When my friend L moved from Osaka, where I live, to Kyoto, I weighed the consequences. On one hand, she’d be further away, less available for impromptu cocktails. I’d have one less friend in Osaka, and, as any foreigner who’s lived here for a while knows, true platonic soul mates can be hard to find. After all, we live in a land where at first every gaijin seems like a potential best friend, merely because we’re both odd-man-out on the sidewalk—towards whom schoolchildren hurl awkward renditions of “I have a pen!” and away from whom adults hurriedly stare. But real friendships require more than just being co-considered an oddity on the move. So the ones that endure in Japan take on a special significance.
That was the downside of losing L to Kyoto. But on the other hand, I rationalized, it would open up a whole new slew of gastronomic adventures. After careful consideration, I chose to look on the bright side: I decided to see the plate half full.
Accordingly, a few weeks after L’s move, we met up in Kyoto for ton katsu. These breaded and deep-fried pork cutlets are part of the yoshoku food group, as New York Times columnist Norimitsu Onishi explains, “European or American dishes [that] were imported” during the Meiji Restoration “and, in true Japanese fashion, shaped and reshaped to fit local tastes.”
The best ton katsu arrives at your table crispy on the outside, juicy on the inside, and surrendering a perfect balance between the richness of their flakey crust and the surprising lightness high-quality oil can yield. Luckily, L knew just where we could find such a treasure in Kyoto: at a place called Katsukura. Part of the Fukunaga restaurant group, Katsukura has twelve locations throughout Kansai. From my first bite, I understood their popularity.
Actually, I had an inkling of their success when we walked in to their sanjo shin kyo goku branch on a hot, humid Thursday evening—not the kind of night that usually provokes fried food cravings—and every seat was taken. A waitress handed us menus while we waited: Japanese for L, who is maddeningly fluent; and English for me, who, despite my Osakan husband, can barely order an espresso or glass of wine in Japanese.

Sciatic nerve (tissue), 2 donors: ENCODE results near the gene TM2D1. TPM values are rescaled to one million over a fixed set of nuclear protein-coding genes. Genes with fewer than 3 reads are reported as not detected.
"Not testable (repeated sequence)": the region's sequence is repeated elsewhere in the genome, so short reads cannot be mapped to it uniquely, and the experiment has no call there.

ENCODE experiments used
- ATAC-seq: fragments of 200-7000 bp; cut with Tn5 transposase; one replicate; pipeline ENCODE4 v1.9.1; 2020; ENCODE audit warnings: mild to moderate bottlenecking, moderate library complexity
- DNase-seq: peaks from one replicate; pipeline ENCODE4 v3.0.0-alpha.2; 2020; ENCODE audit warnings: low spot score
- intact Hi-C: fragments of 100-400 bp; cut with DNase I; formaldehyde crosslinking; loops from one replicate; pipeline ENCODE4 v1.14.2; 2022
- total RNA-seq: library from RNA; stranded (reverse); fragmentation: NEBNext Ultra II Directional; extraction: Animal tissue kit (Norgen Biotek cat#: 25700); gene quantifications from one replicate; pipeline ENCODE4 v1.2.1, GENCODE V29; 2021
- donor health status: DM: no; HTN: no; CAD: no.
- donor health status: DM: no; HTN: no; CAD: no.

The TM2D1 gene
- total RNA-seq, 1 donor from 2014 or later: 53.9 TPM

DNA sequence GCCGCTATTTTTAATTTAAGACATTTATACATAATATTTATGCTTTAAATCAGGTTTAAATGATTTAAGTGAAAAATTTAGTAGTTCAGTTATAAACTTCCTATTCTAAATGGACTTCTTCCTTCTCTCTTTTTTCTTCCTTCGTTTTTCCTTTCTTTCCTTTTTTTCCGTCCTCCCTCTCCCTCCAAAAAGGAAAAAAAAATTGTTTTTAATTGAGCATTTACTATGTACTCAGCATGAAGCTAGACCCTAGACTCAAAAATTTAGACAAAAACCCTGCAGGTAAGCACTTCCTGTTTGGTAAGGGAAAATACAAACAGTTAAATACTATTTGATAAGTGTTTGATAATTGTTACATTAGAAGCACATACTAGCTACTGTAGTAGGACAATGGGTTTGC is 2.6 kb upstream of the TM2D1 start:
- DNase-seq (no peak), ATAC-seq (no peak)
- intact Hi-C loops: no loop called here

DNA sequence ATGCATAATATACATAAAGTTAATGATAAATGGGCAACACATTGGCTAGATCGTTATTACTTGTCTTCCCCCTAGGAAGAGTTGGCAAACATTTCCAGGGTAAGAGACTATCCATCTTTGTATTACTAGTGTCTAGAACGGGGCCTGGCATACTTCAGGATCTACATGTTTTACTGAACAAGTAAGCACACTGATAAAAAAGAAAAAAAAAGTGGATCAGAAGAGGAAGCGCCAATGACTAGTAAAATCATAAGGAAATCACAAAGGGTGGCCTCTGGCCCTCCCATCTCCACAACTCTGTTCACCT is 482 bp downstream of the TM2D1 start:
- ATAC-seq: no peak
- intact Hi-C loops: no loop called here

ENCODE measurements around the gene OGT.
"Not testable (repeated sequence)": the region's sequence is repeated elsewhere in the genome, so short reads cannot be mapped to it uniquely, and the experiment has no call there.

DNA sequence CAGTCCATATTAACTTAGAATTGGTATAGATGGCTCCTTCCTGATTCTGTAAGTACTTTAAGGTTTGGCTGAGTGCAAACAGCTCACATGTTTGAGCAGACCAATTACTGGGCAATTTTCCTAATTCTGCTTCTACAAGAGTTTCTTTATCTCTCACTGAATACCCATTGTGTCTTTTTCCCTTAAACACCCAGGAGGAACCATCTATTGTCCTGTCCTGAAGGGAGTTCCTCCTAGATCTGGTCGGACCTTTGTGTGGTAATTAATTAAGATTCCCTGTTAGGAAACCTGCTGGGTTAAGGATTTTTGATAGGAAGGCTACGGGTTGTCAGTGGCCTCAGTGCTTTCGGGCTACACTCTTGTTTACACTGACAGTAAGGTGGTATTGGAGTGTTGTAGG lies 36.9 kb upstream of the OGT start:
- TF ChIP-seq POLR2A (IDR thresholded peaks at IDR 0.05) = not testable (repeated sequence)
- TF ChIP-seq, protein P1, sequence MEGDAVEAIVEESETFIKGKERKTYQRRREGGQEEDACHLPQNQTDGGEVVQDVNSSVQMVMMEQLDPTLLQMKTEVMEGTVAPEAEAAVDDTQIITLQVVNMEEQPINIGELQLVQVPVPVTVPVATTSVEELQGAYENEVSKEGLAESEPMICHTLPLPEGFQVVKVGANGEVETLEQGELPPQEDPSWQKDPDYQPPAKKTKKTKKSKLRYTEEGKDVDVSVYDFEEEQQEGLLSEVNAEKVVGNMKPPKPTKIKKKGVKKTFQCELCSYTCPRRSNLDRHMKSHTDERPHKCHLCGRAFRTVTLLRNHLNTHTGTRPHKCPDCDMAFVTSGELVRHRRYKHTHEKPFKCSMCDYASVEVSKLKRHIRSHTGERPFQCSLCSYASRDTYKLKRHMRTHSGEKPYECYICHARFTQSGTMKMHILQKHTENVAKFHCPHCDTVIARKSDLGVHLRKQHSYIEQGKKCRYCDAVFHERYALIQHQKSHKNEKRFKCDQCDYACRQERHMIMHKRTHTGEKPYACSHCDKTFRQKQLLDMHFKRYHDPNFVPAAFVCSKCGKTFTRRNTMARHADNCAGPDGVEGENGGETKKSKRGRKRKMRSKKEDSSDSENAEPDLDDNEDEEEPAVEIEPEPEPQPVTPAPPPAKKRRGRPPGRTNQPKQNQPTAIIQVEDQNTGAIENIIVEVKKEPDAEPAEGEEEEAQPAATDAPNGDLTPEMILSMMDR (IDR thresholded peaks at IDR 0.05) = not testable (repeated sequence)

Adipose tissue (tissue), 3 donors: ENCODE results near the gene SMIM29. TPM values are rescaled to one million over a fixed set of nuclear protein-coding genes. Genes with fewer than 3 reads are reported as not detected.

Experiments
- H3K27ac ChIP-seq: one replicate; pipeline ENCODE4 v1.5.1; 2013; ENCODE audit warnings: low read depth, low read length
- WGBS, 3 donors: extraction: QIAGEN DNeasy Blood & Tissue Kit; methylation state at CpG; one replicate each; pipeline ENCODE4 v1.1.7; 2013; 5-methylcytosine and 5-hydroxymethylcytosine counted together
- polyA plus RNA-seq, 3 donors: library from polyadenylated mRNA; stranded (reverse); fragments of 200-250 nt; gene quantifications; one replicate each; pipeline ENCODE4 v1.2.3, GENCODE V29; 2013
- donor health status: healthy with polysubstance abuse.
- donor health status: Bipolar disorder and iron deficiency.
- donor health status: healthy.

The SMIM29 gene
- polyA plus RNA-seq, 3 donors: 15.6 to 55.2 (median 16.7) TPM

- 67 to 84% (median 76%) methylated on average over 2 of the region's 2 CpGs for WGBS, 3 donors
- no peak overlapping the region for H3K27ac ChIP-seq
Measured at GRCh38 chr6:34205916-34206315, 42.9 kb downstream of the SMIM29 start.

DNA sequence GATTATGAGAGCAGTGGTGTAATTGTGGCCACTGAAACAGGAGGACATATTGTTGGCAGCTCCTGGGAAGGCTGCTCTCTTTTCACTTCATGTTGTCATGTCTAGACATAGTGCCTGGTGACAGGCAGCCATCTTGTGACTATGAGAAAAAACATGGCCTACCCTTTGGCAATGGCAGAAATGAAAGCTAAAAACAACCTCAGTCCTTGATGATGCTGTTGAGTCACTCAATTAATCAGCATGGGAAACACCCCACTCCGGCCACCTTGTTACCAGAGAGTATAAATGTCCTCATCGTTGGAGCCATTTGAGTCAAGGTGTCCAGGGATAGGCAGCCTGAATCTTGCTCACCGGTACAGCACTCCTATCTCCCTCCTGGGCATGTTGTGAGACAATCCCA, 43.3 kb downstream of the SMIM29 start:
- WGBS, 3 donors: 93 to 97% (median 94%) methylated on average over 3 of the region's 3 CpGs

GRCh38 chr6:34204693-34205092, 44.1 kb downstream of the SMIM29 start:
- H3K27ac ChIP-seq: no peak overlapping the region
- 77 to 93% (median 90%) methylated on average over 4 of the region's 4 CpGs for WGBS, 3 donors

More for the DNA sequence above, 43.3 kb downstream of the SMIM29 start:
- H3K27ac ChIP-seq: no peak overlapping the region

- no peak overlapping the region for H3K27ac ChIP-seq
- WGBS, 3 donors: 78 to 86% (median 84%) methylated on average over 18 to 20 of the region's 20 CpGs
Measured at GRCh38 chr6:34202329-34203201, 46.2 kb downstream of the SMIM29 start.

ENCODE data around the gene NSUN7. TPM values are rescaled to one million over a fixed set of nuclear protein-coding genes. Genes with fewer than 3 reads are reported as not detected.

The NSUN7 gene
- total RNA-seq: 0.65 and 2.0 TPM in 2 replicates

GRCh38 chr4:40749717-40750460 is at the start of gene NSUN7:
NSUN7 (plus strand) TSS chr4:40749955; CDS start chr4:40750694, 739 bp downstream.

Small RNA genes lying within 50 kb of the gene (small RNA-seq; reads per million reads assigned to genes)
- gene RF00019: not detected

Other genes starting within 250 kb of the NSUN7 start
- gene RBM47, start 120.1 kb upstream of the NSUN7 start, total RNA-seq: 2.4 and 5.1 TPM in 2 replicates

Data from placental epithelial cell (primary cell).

For a chain, even the atmosphere at Katsukura is surprisingly pleasing. This location has a wide, gently lighted main room with sleek modern angles and granite partitions, offset by wooden beams stretching across the ceiling. The room’s center is dominated by a broad wooden community-style table, which in turn is flanked by 10 or so smaller tables where eventually L and I had the good fortune to sit and feast.
First, they brought us sesame seeds in grooved bowls along with little personal pestles for us to grind our own portion, then smother with deep, sweet-and-slightly-spicy ton katsu sauce, a concoction into which we dipped our steaming cutlets when they arrived. (Each table also holds small wooden jars of mustard, pickles, yuzu dressing, and other sauces to accompany the unlimited supply of barley-flecked rice, fresh shredded cabbage, smoky miso soup, and tea that comes with every meal.) I had a set combining a traditional cutlet with a yuba-stuffed croquet: warm, milky tofu skin with peppers, mushrooms, and white beans, all tucked into a breaded, lightly fried orb (¥1440). L stuck to straight ton katsu. (¥1000). Our other choices included sirloin, chicken, prawn, or minced beef cutlets, and various seasonal set meals.
When finished, I was too full to try another dish. At first I was crestfallen, but then L reminded me of the best part of her relocation: “I’m going to be in Kyoto for a while,” she explained gently. Without her even having to spell it out, I knew exactly what she meant: we’ll have many more chances to try all Katsukura’s cutlets.
Map @ http://www.fukunaga-tf.com/katsukura/shop/index.html
Menus in Japanese and English; Staff speaks English.